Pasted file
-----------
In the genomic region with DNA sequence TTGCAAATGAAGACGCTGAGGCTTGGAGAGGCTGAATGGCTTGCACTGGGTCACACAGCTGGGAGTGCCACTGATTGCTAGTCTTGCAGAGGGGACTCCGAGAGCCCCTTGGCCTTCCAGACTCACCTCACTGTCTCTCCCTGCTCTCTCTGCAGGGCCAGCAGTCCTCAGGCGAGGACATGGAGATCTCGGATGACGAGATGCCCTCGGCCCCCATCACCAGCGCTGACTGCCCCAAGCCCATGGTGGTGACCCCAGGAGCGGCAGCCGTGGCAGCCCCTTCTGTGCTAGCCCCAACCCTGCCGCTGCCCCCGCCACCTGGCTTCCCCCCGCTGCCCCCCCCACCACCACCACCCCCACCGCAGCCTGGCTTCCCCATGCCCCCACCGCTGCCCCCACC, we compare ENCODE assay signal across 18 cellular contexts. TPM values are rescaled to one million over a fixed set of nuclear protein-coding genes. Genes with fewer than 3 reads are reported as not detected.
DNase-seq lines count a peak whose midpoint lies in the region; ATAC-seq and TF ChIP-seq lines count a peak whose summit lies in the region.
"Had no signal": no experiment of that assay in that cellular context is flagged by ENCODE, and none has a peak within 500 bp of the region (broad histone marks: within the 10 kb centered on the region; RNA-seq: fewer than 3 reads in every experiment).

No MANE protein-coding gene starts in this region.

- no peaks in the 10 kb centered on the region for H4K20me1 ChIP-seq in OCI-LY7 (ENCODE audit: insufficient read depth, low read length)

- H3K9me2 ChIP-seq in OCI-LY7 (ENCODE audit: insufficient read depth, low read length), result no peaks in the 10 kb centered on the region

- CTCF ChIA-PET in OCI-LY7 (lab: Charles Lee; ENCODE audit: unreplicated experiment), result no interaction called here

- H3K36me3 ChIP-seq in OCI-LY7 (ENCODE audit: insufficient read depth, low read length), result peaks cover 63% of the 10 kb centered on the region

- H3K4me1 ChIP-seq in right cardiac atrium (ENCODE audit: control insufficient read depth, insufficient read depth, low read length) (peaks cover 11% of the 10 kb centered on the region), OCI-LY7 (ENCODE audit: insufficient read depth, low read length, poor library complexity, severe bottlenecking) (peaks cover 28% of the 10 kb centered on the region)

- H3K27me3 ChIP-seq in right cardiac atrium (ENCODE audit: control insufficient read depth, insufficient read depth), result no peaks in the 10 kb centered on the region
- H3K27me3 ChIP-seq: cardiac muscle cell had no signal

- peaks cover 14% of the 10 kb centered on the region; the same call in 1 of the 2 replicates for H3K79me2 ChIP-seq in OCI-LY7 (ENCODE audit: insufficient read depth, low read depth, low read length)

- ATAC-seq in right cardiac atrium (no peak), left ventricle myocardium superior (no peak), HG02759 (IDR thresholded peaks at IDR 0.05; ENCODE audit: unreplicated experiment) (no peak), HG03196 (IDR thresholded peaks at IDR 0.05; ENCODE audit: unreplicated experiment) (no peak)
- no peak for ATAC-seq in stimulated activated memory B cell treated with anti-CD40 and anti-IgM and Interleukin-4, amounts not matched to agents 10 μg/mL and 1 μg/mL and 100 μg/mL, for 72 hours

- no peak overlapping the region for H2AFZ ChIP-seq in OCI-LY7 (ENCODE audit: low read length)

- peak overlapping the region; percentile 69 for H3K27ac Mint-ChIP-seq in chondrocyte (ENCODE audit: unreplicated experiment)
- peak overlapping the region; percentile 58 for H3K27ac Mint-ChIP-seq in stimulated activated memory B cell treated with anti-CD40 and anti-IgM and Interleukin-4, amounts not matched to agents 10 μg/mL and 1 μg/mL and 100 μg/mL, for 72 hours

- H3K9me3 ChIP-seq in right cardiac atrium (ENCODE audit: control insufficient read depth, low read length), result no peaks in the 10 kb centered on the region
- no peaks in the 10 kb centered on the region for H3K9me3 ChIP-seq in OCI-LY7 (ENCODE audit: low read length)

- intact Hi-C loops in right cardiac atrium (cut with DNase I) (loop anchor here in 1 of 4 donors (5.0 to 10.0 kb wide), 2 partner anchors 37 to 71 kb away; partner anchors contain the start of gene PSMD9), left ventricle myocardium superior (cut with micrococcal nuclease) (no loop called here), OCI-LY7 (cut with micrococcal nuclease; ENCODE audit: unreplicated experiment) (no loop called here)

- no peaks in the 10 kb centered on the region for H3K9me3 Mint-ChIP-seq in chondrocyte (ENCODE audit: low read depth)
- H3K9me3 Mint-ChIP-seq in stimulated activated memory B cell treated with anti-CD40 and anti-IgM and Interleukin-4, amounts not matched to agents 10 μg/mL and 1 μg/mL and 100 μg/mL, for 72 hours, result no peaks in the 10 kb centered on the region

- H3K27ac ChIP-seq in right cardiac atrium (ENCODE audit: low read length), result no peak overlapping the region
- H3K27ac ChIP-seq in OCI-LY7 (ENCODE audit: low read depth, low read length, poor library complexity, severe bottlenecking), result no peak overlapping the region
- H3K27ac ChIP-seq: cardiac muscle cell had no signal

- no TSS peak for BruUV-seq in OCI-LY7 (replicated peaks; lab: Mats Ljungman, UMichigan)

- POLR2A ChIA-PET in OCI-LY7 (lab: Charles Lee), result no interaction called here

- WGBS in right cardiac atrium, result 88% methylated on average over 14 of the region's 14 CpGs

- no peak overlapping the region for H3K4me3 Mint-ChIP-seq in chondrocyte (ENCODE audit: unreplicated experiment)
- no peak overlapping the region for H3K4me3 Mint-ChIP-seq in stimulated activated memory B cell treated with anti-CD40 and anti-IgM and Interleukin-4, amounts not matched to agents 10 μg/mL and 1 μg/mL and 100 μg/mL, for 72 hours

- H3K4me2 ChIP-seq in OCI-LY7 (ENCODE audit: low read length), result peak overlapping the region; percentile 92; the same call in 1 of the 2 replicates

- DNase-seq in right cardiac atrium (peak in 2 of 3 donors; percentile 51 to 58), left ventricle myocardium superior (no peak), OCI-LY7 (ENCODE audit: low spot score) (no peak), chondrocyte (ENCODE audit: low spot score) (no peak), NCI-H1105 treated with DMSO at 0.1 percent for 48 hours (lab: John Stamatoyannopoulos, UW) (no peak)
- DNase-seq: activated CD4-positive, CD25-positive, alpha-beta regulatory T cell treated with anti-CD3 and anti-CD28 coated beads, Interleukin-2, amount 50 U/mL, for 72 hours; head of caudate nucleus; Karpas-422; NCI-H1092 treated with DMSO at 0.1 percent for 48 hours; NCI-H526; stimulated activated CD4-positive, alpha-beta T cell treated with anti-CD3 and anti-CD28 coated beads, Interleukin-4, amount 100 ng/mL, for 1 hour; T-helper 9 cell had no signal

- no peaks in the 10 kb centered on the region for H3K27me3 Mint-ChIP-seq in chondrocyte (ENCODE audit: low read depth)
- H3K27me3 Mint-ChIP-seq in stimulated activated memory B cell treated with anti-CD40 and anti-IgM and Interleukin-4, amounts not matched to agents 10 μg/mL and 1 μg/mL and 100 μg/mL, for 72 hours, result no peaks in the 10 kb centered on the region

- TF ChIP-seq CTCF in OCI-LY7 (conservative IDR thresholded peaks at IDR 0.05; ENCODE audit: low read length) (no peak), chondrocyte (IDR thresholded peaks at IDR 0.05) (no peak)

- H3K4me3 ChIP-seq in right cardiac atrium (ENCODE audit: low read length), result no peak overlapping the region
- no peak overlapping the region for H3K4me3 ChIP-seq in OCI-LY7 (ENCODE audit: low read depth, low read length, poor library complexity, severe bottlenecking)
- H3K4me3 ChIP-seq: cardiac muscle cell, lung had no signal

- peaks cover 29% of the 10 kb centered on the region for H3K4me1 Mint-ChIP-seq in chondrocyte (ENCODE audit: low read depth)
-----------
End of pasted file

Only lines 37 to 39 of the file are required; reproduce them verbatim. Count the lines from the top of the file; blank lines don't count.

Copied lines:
- H3K4me3 ChIP-seq in right cardiac atrium (ENCODE audit: low read length), result no peak overlapping the region
- no peak overlapping the region for H3K4me3 ChIP-seq in OCI-LY7 (ENCODE audit: low read depth, low read length, poor library complexity, severe bottlenecking)
- H3K4me3 ChIP-seq: cardiac muscle cell, lung had no signal